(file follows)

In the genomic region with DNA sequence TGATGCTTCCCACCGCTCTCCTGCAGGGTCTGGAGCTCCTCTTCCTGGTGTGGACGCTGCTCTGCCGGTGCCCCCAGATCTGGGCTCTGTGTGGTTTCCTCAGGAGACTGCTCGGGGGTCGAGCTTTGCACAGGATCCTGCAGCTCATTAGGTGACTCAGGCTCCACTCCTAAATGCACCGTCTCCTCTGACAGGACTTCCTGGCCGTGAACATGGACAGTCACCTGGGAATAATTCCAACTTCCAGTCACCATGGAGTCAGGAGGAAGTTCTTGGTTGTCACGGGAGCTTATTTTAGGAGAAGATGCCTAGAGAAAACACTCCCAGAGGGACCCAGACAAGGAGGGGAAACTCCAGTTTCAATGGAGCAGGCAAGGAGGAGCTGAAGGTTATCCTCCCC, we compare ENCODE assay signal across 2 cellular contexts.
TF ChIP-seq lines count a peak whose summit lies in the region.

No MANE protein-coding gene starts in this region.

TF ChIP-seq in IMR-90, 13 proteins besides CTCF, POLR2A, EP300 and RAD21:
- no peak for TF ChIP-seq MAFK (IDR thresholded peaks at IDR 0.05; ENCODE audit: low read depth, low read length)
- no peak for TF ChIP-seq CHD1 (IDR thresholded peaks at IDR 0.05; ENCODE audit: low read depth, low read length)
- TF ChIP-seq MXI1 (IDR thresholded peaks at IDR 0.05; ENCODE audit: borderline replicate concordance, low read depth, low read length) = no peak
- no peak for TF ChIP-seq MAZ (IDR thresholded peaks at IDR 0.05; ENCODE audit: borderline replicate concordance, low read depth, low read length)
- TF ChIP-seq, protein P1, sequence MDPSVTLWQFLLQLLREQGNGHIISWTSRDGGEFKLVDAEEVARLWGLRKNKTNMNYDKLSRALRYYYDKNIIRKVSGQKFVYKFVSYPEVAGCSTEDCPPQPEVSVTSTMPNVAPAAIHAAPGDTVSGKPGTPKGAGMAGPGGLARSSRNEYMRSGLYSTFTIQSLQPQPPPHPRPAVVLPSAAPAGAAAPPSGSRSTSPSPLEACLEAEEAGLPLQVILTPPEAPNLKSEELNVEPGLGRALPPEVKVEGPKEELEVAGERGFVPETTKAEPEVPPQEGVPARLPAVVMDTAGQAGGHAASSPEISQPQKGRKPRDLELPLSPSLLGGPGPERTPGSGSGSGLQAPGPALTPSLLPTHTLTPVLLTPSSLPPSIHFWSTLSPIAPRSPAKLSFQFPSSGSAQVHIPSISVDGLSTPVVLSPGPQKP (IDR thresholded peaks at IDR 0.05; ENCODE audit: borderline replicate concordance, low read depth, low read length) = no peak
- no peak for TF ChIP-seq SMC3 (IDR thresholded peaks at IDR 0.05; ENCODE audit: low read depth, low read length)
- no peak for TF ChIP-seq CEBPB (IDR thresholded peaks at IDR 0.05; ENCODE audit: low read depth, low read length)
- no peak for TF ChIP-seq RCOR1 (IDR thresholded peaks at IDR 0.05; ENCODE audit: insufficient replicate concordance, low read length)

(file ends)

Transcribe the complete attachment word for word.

In the genomic region with DNA sequence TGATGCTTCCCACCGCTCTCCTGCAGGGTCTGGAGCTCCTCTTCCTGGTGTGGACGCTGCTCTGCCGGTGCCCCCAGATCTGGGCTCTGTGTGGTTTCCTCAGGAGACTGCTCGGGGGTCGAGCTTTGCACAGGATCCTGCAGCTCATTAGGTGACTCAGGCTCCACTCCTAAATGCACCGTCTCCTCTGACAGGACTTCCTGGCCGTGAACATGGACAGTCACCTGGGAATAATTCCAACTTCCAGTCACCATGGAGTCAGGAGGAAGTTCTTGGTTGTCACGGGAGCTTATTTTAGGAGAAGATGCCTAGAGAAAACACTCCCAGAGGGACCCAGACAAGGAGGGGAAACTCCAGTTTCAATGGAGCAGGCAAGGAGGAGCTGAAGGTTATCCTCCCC, we compare ENCODE assay signal across 2 cellular contexts.
TF ChIP-seq lines count a peak whose summit lies in the region.

No MANE protein-coding gene starts in this region.

TF ChIP-seq in IMR-90, 13 proteins besides CTCF, POLR2A, EP300 and RAD21:
- no peak for TF ChIP-seq MAFK (IDR thresholded peaks at IDR 0.05; ENCODE audit: low read depth, low read length)
- no peak for TF ChIP-seq CHD1 (IDR thresholded peaks at IDR 0.05; ENCODE audit: low read depth, low read length)
- TF ChIP-seq MXI1 (IDR thresholded peaks at IDR 0.05; ENCODE audit: borderline replicate concordance, low read depth, low read length) = no peak
- no peak for TF ChIP-seq MAZ (IDR thresholded peaks at IDR 0.05; ENCODE audit: borderline replicate concordance, low read depth, low read length)
- TF ChIP-seq, protein P1, sequence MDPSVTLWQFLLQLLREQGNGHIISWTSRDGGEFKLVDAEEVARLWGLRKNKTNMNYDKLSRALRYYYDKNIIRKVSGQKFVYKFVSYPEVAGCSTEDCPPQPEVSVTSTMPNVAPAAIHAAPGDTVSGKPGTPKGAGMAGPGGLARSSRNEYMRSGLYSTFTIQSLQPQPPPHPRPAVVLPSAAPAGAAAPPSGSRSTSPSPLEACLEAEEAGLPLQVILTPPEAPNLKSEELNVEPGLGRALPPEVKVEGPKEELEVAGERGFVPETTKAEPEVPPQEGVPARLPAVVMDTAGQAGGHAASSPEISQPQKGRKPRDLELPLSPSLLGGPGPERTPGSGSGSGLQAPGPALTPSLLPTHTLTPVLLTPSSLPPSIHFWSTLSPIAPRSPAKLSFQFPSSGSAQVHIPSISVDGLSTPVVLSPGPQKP (IDR thresholded peaks at IDR 0.05; ENCODE audit: borderline replicate concordance, low read depth, low read length) = no peak
- no peak for TF ChIP-seq SMC3 (IDR thresholded peaks at IDR 0.05; ENCODE audit: low read depth, low read length)
- no peak for TF ChIP-seq CEBPB (IDR thresholded peaks at IDR 0.05; ENCODE audit: low read depth, low read length)
- no peak for TF ChIP-seq RCOR1 (IDR thresholded peaks at IDR 0.05; ENCODE audit: insufficient replicate concordance, low read length)